Fascinating Animals

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Bits and Bites – Teeth: Part Three – Teeth Numbering & Cats and Dogs

How many teeth does a human adult have?


How many teeth does my cat have?


How many teeth does my dog have?


For diagrams of the teeth of cats, dogs, and horses, visit this wonderful page   here  ( URL below also ).


Universal Tooth Numbering System

A tooth numbering system is used by dentists for uniquely identifying and referring to a specific tooth. Over the years, over 20 different teeth numbering systems have been developed.

The modified Triadan system provides a consistent method of numbering teeth across different animal species. The system is based on the permanent dentition of the pig, which has 11 teeth in each quadrant – three incisors, one canine, four premolars and three molars. The grand total is 44 teeth.

The first digit of the modified Triadan system denotes the quadrant.The second and third digits denote the tooth position within the quadrant, with the sequence always starting at the midline.

See   here   for a pictorial explanation.  


Have you ever been to the dentist and wondered what all that mumbo-jumbo is that they say about the condition of your teeth?  I have been quite worried at times with all the talk something like “malocclusion at L8” and weird things like that.  All that I can understand is the word “missing” in terms of the fact that I have actually got 2 front teeth (the frist pre-molars on either side) missing.

Did you know that Orthodontistry is a specialized field of dentistry which deals with an improper bite?

There are Glossaries of dentist and orthodontist terms which may help to decipher some of this talk.



At the link below, there are fantastic pictures of the teeth of various animals.  Please have a look.


Last but not least (almost), click   here   to access a great PDF document by the National Science Teachers Association which explains how to identify skulls and teeth, including a Dichotomous Key !!  It is a Handout which should be used in conjunction with real skulls in the class-room / laboratory to identify using the Key, but I thought it was interesting and informative enough to include in this article.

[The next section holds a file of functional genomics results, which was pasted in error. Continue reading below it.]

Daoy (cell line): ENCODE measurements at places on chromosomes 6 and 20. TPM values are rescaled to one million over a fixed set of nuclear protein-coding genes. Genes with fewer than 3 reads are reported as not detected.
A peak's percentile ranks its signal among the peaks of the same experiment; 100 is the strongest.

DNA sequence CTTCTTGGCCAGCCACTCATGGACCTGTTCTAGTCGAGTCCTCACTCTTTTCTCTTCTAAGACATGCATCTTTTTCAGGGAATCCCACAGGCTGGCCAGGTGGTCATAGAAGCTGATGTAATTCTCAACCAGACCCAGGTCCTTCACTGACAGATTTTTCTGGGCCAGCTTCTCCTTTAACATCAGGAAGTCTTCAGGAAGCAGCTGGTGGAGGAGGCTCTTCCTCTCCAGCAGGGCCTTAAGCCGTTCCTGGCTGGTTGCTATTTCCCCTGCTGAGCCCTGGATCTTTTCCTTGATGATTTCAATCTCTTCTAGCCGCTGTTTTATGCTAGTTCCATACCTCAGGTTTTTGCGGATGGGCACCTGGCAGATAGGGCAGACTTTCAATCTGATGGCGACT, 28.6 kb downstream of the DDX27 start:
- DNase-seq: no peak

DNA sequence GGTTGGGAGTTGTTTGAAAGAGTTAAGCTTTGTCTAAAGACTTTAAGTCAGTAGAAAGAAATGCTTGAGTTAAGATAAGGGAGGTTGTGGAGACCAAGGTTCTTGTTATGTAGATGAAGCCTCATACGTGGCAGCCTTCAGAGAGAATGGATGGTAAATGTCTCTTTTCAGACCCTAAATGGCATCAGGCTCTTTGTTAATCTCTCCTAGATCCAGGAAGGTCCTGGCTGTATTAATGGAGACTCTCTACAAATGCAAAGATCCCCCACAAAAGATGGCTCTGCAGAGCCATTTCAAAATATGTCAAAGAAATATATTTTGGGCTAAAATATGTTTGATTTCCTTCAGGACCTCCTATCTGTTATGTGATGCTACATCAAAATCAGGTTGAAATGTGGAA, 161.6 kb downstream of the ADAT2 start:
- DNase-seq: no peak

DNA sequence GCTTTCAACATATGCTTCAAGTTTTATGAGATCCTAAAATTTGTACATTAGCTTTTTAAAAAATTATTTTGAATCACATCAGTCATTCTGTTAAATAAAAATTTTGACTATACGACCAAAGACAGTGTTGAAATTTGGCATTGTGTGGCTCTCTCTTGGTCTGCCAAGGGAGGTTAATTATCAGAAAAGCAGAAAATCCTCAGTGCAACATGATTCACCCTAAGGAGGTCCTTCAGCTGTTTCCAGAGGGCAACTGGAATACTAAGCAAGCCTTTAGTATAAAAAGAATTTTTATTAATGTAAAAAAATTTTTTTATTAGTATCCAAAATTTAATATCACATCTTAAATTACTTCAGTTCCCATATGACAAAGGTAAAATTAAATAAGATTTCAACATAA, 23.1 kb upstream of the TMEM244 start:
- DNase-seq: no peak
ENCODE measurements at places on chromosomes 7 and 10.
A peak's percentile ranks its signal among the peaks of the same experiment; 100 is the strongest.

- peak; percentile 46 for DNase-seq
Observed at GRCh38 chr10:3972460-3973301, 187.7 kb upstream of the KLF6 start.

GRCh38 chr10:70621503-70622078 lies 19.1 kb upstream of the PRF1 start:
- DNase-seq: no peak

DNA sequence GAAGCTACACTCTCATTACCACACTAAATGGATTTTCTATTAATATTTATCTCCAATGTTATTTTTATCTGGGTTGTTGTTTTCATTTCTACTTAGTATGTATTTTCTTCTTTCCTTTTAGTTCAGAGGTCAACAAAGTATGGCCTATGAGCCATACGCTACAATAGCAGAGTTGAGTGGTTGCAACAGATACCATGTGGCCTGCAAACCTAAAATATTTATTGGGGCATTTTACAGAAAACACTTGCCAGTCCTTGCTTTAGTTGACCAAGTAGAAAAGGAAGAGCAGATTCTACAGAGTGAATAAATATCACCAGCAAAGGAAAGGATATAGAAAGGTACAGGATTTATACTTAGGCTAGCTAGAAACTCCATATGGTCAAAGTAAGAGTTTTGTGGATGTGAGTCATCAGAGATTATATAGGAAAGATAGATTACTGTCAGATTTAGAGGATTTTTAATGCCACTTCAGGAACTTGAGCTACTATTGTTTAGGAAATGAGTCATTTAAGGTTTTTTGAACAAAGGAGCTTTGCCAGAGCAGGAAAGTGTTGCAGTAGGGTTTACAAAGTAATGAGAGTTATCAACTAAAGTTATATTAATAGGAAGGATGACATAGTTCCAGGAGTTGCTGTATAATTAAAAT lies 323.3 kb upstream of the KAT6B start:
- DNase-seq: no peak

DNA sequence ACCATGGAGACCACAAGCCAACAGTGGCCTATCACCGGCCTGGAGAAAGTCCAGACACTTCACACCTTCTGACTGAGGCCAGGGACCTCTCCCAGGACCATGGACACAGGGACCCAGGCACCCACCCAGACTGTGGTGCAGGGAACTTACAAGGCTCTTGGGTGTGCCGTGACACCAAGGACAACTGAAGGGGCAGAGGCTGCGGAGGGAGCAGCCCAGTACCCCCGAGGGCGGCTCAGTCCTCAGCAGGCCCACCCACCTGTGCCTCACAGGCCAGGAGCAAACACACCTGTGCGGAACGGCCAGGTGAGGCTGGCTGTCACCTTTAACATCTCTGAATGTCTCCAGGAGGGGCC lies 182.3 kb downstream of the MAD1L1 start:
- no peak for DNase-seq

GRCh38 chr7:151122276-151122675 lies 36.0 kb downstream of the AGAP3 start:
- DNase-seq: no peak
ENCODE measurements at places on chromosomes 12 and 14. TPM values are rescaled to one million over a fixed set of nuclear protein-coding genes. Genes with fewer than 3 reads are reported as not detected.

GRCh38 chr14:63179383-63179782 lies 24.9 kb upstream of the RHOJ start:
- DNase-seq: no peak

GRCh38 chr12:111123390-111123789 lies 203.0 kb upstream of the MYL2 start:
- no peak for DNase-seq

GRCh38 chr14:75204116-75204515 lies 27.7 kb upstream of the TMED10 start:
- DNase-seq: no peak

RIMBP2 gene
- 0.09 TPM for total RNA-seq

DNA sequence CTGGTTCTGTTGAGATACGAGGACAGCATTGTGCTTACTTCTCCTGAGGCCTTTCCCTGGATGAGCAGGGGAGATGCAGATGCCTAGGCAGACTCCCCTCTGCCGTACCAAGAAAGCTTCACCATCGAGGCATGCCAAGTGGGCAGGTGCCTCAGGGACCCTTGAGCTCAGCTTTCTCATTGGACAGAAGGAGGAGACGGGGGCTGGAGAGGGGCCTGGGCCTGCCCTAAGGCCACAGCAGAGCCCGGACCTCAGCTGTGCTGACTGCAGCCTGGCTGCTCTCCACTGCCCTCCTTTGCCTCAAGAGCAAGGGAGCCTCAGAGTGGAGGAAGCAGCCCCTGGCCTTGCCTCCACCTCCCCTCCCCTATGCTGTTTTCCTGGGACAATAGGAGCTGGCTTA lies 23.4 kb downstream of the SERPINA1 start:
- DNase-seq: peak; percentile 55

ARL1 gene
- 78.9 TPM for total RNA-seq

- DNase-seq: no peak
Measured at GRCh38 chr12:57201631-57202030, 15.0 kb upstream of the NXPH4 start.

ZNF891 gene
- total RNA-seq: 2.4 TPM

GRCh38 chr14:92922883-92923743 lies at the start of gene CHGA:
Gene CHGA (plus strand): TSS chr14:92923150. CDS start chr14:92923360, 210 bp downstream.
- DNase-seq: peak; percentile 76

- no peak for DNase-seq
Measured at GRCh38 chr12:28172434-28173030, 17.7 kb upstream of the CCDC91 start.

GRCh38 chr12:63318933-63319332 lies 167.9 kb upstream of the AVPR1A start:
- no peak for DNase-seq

I love Dichotomous Keys and have happy memories of using them when I was a Biology student at the Western Australian Institute of Technology (now Curtin University).  A Dichotomous Key presents the reader with two statements that describe certain characteristics. The statements should be mutually exclusive for the key to work efficiently. For example, ‘it is either red or it isn’t’. On selecting one, the reader is presented with the next couplet choice in the key and so on – to eventually arrive at an identification.

The handout gives a Key to identifying some North American mammals, but as you likely won’t actually have the physical specimen skulls in front of you, you could “google” and find images of the critters mentioned in the Key if you want to.  It is all very interesting, I think.   I love science.

Now, very last of all (I promise) is this interesting   online Picture Quiz   to see if you can identify the 19 skulls. 

You click on Play Game then click in a purple square and type in the number of the picture you think the Skull identifies, and will see if you are correct or not, and the clock will start ticking.  As of posting this, I have spent two minutes on this Puzzle and only identified 3 skulls (antelope, human and horn-bill), which is pretty woeful, especially given that the Game only gives you 3 minutes to complete it.  Not happy.  A tip is to open the Game in 2 windows and tile them, to make it (hopefully) easier to play the game.  Uncheck “Show Missed Answers” otherwise at the end of 3 minutes, the auto complete will fill in the answers, and that will stop you from trying again honestly.

Please post your results in a Comment on this thread if you like, or any other nice comments!!

Part One can be read    here.

Part Tw0 can be read    here.

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